A conversation with “Fantastic Lab” author Arthur Allen about typhus, “thought collectives,” and his odyssey through obscure medical archives and the Nazi claptrap.

On a recent Sunday morning, I sat down with Arthur Allen over coffee at Politics & Prose Bookstore in Washington, DC, to talk about his latest book, The Fantastic Laboratory of Dr. Weigl: How Two Brave Scientists Battled Typhus and Sabotaged the Nazis. (Read my brief review in Science News.) The two scientists in the title are Polish zoologist Rudolf Weigl and Polish immunologist Ludwik Fleck. Allen had come across their work while researching his 2007 book Vaccine, and he was a fan of Fleck’s famous concept of “thought collectives” in the philosophy of science. Although their contributions to medicine didn’t even merit a footnote in his biography of modern immunization, he realized there was a bizarre intrigue in their strangely intertwined trajectories.



In the 1920s, Weigl created the first typhus vaccine, using an ingenious (and revolting) method that involved intrarectal inoculation of lice (yes, louse butts) with pureed louse guts engorged with human blood. Desperate for a steady supply of typhus vaccine, the Nazis conscripted his lab when they occupied Lwów, Poland. Gaining a slot at Weigl’s lab bench soon became a way for the intelligentsia to survive the war. The Jewish Fleck, however, was condemned to Buchenwald, where his early training under Weigl served him well. Ordered to produce a typhus vaccine, he and a ragtag team of prisoner “lab techs” performed a kind of kabuki science in a makeshift lab – and lived to tell about it.

Had this been a book solely about the discovery of a vaccine or about Nazi war crimes, that would have been interesting enough. But context is everything and one of the best things about Fantastic Lab is how Allen conveys the complexity of Jewish life in Lwów between the wars, how the European scientific community was warped by the Nazi’s medical claptrap (one of Allen’s favorite words), and how two men of science managed to hang onto their sense of humanity under horrific conditions.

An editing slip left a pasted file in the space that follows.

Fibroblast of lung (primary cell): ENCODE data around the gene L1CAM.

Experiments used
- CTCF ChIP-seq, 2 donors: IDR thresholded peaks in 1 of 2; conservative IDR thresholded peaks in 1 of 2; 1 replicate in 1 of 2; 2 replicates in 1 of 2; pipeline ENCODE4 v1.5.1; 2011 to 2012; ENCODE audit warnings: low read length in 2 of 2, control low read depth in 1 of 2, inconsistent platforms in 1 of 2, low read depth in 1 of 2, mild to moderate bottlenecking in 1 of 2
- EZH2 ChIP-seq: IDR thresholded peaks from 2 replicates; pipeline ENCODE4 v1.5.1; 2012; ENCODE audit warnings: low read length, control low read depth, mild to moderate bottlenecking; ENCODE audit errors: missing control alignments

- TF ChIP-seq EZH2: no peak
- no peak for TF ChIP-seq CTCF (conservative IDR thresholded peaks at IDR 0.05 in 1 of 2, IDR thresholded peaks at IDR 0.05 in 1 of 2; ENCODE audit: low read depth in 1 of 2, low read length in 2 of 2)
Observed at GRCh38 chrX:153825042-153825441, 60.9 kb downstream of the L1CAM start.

Laura Fisher Kaiser: Even though Weigl’s lab is the leitmotif of the book, I sensed you almost wished you could have just focused on Fleck, whose writings provide a moral prism that gives deeper meaning to the narrative.

Arthur Allen: I think he’s a great man, I really do. People say his book [Genesis and Development of a Scientific Fact] is difficult and I did have to read it a couple of times, but I found it exciting to be communicating his ideas. Science journalists have this important role in communicating science to other groups of people who aren’t specialists or even scientists. It’s not very easy to communicate what one specialty knows to another. It’s not just the facts written in an article. It’s also the experience and the training and the personal relationships of teacher to student and all the things that go on in science. As science journalists, it’s our job to get into the guts of how science works and throw that back out along with what tends to be just the headlines of scientific discovery.

LFK: I thought you did a great job of getting into the heads of how the Nazis went from eugenics to genocide, how they normalized this sick, perverted mindset, the crazy thinking of equating Jews with vermin to be exterminated.

AA: I was lucky to find this stash of personal papers that belonged to [sadistic Nazi doctor] Erwin Ding-Schuler. Some Belgian inmate at Buchenwald had picked them up after the Americans took Buchenwald. I’m not even sure anyone knows who it was. He dumped them in Brussels somewhere, then in the 1970s somebody brought them to this archive which is, well, it’s weird–it’s like part of the social security institute of Belgium. A very nice little archive in middle of an Arab neighborhood. This collection was dumped there and put behind a bunch of books. Then this archivist a few years ago found them and put a notice in their newsletter and the Buchenwald archive, and it was publicized. As far as I know, nobody has used it the way I did. It’s got all this stuff that reveals what he was like at the time. It’s a mishmash, a mixture of personal, daily business, holocaust related, and you’re not getting exactly the whole picture but it does shed some light on here was this guy doing these experiments, infecting people with typhus intentionally so that they could be carriers of the disease so you could infect other people to test vaccines. At the same time he’s writing these letters to his bosses about when is his name change going to come through so his daughter could avoid the embarrassment of having the name “Ding.” It’s just weird. But that’s where he was, the level he was operating and it was interesting to know.

LFK: So these papers were all in German, which you speak?